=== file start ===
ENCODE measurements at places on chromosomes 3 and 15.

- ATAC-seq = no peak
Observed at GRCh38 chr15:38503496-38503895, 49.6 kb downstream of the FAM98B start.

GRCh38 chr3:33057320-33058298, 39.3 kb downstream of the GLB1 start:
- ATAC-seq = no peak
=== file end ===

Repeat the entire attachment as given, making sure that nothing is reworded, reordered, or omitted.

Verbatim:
ENCODE measurements at places on chromosomes 3 and 15.

- ATAC-seq = no peak
Observed at GRCh38 chr15:38503496-38503895, 49.6 kb downstream of the FAM98B start.

GRCh38 chr3:33057320-33058298, 39.3 kb downstream of the GLB1 start:
- ATAC-seq = no peak